FIGURE 1. The Aharonov–Bohm effect.

From the following article:

Quantum physics: Disturbance without the force

Akira Tonomura & Franco Nori

Nature 452, 298-299(20 March 2008)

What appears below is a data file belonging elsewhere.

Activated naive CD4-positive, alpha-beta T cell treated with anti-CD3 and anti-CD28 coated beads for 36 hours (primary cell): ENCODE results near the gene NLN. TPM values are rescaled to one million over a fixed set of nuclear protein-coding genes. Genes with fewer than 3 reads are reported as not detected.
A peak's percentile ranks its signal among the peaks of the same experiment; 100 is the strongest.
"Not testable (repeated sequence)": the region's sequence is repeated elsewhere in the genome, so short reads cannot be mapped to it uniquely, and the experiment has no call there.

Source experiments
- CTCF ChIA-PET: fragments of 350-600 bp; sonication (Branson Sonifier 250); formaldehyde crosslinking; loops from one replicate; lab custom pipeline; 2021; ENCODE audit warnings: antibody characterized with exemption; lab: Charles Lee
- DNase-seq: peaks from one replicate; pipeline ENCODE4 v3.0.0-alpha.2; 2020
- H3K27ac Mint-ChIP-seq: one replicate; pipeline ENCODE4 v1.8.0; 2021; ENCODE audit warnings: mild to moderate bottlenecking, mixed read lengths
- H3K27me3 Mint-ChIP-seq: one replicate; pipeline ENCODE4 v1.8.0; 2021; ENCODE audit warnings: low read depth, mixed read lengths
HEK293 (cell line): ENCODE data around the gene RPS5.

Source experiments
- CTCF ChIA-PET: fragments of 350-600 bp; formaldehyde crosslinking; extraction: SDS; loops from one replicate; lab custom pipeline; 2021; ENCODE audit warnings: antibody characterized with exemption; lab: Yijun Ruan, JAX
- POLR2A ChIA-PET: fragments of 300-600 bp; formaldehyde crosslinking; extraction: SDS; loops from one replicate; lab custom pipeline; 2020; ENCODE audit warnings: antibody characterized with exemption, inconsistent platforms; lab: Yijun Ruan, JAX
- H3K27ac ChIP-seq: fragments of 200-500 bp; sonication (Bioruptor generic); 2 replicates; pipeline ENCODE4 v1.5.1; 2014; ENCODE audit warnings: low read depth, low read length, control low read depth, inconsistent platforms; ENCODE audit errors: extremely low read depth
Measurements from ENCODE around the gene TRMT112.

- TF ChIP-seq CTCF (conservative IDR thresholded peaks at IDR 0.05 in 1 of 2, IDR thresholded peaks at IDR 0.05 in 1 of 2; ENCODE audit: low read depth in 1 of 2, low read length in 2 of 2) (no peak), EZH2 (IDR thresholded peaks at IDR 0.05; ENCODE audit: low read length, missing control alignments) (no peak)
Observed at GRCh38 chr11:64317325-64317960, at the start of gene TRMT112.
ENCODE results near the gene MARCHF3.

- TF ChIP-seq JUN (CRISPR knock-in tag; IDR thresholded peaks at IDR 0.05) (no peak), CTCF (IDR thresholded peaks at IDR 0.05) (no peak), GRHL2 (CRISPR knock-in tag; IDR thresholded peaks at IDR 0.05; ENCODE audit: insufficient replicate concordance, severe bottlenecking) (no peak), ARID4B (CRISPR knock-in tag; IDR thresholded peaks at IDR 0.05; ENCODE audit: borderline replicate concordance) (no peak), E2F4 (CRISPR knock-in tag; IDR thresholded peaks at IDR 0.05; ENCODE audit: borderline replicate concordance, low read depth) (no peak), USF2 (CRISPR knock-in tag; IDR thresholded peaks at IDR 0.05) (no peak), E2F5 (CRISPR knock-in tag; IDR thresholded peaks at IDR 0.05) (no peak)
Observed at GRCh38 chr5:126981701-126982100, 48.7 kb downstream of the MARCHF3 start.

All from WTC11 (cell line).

In Aharonov and Bohm's original theoretical formulation of their effect, an electron beam is split into two, passing on either side of an (infinitely) long, perfectly shielded magnet. The result is a phase-shift evident in an interference pattern formed when the electron beams are recombined. It seems that the electrons 'feel' the non-local presence of the magnetic field through its associated vector potential, which permeates the space around the coil. An analogous effect, the Aharonov–Casher effect, which applies to 'quantum magnetic dipoles' (spins), can be demonstrated by replacing the magnet by an electrically charged cylinder. Caprez and colleagues' experiments1 with a pulsed electron beam passed through a toroidal magnet seem to confirm that no unknown forces are involved in the Aharonov–Bohm effect — it is a purely quantum-mechanical phenomenon.